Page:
How does Golding show the beast?
Golding shows the beast in a figurative way and in a literal way. His belief, and the theme of the book, is that all mankind is flawed with a basic evilness that each person keeps in check, to one degree of success or another, only because society forces each person to do so. In the story, the boys are stripped of the society they knew and are put into a new world where they are free to create their own society. The society they create is evil and Golding contends that is what would happen without societal constraints. To show this inner evil, Golding used the personification of a beast.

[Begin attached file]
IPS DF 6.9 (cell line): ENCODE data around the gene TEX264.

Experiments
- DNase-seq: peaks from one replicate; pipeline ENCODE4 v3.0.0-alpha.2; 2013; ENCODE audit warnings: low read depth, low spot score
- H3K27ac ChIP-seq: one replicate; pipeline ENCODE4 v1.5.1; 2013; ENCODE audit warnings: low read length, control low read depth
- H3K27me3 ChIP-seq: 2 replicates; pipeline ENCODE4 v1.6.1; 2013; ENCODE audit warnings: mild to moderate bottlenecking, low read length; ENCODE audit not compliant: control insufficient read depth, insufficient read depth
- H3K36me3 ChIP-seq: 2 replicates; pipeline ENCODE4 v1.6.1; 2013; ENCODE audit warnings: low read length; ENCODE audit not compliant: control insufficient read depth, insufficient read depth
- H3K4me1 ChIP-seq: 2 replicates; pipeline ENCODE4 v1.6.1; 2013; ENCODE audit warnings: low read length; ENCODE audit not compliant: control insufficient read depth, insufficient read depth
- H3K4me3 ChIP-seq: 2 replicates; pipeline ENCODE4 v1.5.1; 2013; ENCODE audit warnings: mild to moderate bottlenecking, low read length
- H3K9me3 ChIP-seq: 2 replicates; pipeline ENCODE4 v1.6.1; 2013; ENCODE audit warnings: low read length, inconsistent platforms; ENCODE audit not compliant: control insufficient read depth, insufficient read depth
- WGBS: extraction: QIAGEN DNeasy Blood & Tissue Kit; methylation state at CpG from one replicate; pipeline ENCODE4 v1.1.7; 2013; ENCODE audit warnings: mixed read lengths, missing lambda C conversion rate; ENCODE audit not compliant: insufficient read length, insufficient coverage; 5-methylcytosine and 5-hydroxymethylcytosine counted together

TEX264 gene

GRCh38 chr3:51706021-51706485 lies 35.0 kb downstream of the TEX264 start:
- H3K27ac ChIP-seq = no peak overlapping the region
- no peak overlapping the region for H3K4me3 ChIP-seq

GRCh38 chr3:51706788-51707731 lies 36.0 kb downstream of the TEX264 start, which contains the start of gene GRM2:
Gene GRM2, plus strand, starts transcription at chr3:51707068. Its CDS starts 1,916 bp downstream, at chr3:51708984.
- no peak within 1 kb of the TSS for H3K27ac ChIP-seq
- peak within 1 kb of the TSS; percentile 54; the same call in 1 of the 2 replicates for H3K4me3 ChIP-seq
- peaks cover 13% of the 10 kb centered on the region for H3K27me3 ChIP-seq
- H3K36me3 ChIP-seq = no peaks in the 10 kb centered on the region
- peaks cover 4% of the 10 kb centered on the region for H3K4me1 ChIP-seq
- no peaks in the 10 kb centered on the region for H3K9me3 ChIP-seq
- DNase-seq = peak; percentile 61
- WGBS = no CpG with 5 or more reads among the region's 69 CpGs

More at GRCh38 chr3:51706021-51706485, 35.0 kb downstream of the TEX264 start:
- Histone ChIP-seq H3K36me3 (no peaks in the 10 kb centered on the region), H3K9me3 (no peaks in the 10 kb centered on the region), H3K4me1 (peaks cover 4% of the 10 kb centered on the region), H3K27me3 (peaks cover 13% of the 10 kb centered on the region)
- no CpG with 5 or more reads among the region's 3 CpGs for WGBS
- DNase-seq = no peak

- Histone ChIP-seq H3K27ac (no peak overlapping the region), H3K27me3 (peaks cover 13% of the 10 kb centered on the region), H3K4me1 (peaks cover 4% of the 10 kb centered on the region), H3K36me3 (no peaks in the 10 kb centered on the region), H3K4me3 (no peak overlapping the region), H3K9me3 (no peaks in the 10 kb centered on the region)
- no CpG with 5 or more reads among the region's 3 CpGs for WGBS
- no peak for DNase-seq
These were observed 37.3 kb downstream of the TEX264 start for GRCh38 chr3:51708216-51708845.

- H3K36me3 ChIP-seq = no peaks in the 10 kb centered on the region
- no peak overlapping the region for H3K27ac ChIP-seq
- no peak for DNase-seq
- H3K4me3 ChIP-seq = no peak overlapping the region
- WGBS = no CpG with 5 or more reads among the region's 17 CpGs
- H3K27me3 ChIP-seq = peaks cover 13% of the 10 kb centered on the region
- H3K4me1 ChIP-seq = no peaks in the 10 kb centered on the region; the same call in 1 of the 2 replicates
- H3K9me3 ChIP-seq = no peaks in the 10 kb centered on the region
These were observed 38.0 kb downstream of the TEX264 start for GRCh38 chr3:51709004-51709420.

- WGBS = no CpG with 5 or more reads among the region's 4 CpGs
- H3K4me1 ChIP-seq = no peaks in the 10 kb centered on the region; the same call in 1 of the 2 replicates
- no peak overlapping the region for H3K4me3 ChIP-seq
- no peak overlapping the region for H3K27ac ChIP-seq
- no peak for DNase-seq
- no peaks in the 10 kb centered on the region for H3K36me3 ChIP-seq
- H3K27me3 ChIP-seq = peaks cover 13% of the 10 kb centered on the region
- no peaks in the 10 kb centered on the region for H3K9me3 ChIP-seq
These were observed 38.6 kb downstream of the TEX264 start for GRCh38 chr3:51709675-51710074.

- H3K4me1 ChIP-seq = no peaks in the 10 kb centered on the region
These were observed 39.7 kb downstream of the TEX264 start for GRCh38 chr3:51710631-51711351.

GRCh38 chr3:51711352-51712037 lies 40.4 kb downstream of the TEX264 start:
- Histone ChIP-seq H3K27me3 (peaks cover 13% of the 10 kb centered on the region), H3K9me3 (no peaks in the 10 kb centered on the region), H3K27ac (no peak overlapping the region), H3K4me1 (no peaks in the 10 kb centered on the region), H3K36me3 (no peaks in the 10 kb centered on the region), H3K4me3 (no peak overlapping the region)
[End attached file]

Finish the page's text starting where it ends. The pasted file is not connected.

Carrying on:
First, the littlest boys are convinced there is a beast, they just don't know what it looks like or where it is. Some think it's in the water, some think it's among the creepers and vines and trees. When Sam and Eric see the dead parachutist from a great distance and think that what they see is something alive and moving, they are convinced that what they see is the beast. It is not quite human looking, but not too far removed from human in form. It is on top of the mountain as if it rules the area. It becomes the literal version of the beast.
When Jack hunts and kills the pig, then puts its head on the stake as an offering to the beast, the head, surrounded by flies, becomes the beast in a less concrete way. When Simon goes into his trance and "talks" with the head, which has become the Lord of the Flies, the source of the evil on the island is exposed. Simon had suspected that the source was inside of each of them, but the Lord of the Flies confirms that. The real beast, the figurative beast but the real evil, is what is inside of each person.